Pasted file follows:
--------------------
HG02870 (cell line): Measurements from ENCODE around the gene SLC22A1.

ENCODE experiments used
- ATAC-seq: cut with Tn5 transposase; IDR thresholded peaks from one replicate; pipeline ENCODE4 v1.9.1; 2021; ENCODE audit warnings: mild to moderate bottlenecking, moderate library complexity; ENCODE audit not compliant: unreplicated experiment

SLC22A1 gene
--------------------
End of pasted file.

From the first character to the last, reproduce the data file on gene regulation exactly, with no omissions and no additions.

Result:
HG02870 (cell line): Measurements from ENCODE around the gene SLC22A1.

ENCODE experiments used
- ATAC-seq: cut with Tn5 transposase; IDR thresholded peaks from one replicate; pipeline ENCODE4 v1.9.1; 2021; ENCODE audit warnings: mild to moderate bottlenecking, moderate library complexity; ENCODE audit not compliant: unreplicated experiment

SLC22A1 gene